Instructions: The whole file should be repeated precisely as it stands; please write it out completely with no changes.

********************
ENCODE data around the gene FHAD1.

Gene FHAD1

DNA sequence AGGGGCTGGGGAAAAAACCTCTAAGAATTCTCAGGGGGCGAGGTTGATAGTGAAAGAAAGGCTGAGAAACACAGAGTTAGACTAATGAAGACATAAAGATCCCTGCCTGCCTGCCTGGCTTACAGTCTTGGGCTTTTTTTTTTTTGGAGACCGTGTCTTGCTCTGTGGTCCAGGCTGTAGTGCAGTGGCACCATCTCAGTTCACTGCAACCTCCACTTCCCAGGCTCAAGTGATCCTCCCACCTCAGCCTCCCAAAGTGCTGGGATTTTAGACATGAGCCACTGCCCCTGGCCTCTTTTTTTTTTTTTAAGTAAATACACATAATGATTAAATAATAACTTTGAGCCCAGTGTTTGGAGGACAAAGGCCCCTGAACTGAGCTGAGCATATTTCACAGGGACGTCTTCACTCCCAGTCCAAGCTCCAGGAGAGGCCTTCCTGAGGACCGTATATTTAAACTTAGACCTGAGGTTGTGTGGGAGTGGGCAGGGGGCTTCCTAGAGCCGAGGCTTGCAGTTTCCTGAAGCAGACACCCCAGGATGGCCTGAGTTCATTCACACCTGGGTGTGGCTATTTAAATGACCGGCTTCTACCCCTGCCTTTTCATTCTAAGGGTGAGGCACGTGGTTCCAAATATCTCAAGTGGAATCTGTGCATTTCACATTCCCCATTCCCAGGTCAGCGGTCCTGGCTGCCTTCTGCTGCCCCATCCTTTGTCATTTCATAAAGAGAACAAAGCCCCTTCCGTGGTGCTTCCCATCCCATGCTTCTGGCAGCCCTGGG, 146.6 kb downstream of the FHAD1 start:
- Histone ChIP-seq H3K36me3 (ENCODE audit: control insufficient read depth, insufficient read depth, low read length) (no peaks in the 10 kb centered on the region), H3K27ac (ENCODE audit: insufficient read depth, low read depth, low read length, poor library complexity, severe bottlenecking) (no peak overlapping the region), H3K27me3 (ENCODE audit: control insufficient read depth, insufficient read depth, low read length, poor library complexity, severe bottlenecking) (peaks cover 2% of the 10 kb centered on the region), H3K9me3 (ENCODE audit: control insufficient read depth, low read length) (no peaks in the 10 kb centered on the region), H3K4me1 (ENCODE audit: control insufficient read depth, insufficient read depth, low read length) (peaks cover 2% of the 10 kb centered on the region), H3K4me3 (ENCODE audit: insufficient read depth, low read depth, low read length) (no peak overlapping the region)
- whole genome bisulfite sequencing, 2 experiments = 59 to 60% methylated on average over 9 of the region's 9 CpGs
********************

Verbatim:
ENCODE data around the gene FHAD1.

Gene FHAD1

DNA sequence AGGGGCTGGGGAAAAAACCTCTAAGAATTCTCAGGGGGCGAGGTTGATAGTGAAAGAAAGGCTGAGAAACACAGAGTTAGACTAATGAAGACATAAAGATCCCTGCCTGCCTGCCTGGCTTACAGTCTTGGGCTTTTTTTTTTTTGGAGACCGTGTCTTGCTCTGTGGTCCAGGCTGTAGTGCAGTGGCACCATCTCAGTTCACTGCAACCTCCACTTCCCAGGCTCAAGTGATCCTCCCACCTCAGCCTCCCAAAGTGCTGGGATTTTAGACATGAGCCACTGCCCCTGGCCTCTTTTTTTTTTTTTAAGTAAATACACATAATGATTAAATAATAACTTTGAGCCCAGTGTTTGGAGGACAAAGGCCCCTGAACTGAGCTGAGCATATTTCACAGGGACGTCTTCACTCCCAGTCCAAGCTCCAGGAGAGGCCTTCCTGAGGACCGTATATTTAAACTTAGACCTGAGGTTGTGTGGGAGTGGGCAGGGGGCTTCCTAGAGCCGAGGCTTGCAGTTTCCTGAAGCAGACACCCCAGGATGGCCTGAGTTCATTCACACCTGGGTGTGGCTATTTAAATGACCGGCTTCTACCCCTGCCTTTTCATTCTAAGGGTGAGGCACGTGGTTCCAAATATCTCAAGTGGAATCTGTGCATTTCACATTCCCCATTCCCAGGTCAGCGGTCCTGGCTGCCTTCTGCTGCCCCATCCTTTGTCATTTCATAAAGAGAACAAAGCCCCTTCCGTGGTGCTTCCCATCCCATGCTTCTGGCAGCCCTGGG, 146.6 kb downstream of the FHAD1 start:
- Histone ChIP-seq H3K36me3 (ENCODE audit: control insufficient read depth, insufficient read depth, low read length) (no peaks in the 10 kb centered on the region), H3K27ac (ENCODE audit: insufficient read depth, low read depth, low read length, poor library complexity, severe bottlenecking) (no peak overlapping the region), H3K27me3 (ENCODE audit: control insufficient read depth, insufficient read depth, low read length, poor library complexity, severe bottlenecking) (peaks cover 2% of the 10 kb centered on the region), H3K9me3 (ENCODE audit: control insufficient read depth, low read length) (no peaks in the 10 kb centered on the region), H3K4me1 (ENCODE audit: control insufficient read depth, insufficient read depth, low read length) (peaks cover 2% of the 10 kb centered on the region), H3K4me3 (ENCODE audit: insufficient read depth, low read depth, low read length) (no peak overlapping the region)
- whole genome bisulfite sequencing, 2 experiments = 59 to 60% methylated on average over 9 of the region's 9 CpGs